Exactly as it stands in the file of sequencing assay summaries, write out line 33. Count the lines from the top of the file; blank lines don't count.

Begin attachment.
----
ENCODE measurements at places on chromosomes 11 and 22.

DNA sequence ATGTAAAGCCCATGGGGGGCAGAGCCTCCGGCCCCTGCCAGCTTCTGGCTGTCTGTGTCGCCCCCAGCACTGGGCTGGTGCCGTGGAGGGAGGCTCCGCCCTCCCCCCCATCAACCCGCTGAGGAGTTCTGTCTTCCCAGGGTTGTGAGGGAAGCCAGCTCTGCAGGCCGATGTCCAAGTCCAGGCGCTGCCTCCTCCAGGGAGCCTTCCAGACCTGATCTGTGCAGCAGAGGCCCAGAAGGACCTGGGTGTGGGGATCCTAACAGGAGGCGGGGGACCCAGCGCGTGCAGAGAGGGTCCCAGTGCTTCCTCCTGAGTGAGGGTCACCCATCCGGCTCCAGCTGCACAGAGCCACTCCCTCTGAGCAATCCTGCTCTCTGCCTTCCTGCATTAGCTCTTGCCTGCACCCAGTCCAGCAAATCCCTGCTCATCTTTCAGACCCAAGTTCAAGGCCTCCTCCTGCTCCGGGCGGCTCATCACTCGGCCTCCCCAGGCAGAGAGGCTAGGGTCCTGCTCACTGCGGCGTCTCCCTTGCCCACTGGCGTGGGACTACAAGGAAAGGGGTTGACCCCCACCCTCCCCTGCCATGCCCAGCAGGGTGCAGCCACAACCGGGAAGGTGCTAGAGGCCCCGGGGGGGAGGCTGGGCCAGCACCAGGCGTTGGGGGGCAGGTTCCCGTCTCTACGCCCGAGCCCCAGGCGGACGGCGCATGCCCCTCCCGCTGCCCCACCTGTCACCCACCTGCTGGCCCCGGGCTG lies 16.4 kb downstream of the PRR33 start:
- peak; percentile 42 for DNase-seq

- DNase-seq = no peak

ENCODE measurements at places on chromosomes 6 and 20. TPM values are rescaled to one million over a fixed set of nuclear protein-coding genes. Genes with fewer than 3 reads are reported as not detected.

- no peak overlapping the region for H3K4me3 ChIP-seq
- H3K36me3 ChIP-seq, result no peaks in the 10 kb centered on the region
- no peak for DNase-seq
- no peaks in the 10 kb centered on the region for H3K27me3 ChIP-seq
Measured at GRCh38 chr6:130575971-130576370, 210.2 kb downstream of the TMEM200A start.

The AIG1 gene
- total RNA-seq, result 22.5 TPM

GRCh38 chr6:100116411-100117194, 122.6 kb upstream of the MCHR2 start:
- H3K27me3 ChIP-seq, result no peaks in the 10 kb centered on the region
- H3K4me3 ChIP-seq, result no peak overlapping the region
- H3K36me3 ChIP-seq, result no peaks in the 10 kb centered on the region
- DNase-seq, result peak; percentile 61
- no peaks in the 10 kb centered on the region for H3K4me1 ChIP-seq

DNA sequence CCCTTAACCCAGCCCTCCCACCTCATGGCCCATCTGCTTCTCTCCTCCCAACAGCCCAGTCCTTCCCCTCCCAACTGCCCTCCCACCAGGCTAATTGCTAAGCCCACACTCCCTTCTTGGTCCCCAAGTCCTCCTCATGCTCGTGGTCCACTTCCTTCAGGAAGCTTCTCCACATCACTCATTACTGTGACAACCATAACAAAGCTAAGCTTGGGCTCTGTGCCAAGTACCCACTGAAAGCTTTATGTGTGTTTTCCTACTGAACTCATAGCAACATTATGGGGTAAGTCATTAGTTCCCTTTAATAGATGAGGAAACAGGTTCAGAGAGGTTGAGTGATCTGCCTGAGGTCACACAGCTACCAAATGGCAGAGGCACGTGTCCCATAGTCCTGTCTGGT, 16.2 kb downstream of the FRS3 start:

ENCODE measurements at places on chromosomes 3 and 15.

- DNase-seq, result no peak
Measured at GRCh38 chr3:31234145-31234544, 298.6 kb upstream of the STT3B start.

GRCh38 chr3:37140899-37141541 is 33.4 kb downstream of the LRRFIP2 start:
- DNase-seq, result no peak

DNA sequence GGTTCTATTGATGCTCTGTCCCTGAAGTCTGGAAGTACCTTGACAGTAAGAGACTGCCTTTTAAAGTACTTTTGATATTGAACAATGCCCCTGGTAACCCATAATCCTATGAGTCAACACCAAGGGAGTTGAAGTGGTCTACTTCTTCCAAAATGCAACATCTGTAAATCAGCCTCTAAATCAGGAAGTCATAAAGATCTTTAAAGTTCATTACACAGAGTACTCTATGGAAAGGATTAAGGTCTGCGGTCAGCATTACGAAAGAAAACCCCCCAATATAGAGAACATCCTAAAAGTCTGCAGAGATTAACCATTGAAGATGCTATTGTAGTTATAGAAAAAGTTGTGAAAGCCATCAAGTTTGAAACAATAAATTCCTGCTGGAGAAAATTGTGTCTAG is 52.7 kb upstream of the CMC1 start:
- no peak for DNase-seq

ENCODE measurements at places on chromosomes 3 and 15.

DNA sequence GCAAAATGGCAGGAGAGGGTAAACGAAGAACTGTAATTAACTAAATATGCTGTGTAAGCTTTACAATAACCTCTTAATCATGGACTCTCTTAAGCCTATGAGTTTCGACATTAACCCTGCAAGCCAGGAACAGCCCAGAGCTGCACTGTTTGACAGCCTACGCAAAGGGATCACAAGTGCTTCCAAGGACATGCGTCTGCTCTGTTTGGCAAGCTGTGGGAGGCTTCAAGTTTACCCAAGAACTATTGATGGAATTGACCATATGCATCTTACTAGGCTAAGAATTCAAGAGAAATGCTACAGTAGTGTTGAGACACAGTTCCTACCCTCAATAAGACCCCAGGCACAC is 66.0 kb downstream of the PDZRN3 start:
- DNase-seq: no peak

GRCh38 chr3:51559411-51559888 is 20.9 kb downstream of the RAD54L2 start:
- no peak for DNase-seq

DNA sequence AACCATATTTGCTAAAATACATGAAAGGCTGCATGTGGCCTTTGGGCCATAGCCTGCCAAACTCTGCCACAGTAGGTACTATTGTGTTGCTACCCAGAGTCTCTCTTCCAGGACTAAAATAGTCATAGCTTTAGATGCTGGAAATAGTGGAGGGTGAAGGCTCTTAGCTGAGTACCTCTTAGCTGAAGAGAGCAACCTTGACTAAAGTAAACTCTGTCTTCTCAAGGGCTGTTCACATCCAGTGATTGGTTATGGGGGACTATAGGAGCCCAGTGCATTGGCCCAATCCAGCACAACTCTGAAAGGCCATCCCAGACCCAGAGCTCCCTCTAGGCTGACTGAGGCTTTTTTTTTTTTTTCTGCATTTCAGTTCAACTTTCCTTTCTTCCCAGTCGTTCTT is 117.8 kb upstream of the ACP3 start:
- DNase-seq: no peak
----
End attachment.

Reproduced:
- DNase-seq: no peak